life skills

Let’s be real….

This a little bit of a rant, so brace yourself.  After a very interesting (and frustrating) conversation with someone close to me yesterday I was reminded of something that I have often thought about, albeit in a fleeting manner. The following verbal vomit is the result of some less fleeting, more focused thinking on the matter:

SOCIAL MEDIA IS NOT REAL.  I think that on the surface we are aware of this.  But when we follow our friends and our non-friends, celebrities, pseudo-celebrities and a whole host of other veritable strangers on instagram, facebook, snapchat, blogs blah blah blah, we can lose sight of this critical fact.  While some people use social media to further their own agendas (think politics… or celebrity image…. or marketing of products and ideas), some of us are also using it as a way to keep in touch, as an outlet, or even with the hope of helping others.  It actually doesn’t matter what the original intent is, as long as we can remember that SOCIAL MEDIA IS NOT REAL.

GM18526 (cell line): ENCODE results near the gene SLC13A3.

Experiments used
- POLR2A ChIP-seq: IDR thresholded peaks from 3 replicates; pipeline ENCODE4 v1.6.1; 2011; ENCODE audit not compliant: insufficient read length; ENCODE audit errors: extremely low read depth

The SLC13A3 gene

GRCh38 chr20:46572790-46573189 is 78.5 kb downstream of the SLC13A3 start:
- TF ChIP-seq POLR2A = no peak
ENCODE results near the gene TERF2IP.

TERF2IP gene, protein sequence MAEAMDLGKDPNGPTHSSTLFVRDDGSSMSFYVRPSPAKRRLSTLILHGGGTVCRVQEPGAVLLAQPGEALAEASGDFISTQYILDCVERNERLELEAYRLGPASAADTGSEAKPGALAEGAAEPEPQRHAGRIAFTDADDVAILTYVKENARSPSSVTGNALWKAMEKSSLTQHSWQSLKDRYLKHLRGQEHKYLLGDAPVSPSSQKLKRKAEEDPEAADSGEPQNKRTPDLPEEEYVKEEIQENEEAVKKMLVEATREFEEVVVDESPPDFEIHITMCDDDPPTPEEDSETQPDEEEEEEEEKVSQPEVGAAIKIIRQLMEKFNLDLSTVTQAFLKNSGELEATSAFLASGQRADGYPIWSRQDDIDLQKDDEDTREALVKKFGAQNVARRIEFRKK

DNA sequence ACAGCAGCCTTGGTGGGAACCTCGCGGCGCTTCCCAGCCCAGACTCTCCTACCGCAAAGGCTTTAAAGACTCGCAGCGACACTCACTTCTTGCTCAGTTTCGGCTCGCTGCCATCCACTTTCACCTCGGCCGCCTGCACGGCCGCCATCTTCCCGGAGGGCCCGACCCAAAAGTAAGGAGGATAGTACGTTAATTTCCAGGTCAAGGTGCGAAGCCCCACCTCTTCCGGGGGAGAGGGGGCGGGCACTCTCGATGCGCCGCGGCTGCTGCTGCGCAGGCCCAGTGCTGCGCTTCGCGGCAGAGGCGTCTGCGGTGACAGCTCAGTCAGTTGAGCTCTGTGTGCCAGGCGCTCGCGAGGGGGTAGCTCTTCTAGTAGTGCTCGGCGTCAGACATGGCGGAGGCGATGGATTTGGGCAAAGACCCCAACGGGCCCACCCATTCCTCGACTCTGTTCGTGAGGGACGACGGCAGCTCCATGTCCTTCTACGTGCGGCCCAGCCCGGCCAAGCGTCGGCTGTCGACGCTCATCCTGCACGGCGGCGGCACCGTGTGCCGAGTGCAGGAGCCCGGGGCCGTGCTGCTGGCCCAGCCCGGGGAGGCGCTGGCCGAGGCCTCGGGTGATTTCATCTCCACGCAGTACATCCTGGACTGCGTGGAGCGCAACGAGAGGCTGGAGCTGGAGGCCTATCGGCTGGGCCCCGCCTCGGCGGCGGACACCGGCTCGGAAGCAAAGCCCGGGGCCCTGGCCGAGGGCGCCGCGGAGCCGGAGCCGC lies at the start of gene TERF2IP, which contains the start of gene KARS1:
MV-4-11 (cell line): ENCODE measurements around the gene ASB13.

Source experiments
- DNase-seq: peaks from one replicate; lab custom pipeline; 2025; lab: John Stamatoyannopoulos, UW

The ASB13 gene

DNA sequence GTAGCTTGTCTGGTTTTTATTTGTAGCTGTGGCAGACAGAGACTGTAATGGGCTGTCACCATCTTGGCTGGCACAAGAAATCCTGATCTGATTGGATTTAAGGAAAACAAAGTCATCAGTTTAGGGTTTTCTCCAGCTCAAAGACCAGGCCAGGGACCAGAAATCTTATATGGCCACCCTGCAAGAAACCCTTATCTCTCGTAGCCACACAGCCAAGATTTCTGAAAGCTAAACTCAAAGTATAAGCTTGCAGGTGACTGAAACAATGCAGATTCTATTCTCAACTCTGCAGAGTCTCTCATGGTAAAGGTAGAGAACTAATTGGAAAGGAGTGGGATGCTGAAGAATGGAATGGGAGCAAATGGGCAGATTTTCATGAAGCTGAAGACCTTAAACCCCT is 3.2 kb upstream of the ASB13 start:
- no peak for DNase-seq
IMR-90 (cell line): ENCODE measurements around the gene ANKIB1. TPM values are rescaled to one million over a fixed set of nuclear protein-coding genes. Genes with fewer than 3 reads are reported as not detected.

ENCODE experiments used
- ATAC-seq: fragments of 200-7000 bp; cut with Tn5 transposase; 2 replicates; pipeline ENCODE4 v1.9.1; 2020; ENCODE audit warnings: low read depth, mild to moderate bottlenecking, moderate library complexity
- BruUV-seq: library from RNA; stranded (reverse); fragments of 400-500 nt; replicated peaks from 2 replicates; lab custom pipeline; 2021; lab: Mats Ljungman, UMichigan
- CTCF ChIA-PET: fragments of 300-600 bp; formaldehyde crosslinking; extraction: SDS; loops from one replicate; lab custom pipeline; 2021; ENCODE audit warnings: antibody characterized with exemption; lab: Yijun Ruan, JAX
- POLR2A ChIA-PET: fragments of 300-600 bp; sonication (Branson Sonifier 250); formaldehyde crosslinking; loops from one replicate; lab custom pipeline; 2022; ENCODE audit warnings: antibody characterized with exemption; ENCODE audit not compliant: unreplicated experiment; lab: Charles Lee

My blog, instagram and facebook accounts all reflect true experiences in my life.  But as a whole they are a fantasy.  I don’t post a lot of instagram photos of me crying in my bedroom with a glass of wine in a coffee go-cup (so that the dog doesn’t judge me and so the kids don’t think that drinking is an appropriate coping mechanism…hypocritical, I know), and a bag of chocolate that I would NEVER let my kids have because it is absolute trash.  I don’t post them because I don’t actually photograph these moments.  And I’d actually prefer not to remember them. But perhaps I should.  I don’t post on facebook when someone says something shitty to me that makes me want to punch them in face, nor do I post when I say something shitty to someone and hurt their feelings.  I don’t post about how I didn’t talk to my husband for 3 days because neither of us have figured out how to find balance in our lives and so we sometimes unwittingly sacrifice our time together or the times I pretended to be asleep because I was too tired to…. I’ll let you fill in the blank on that one.  I don’t post about my bad parenting moments (you guys DO NOT HAVE TIME to read about all of them…they happen at least hourly most days).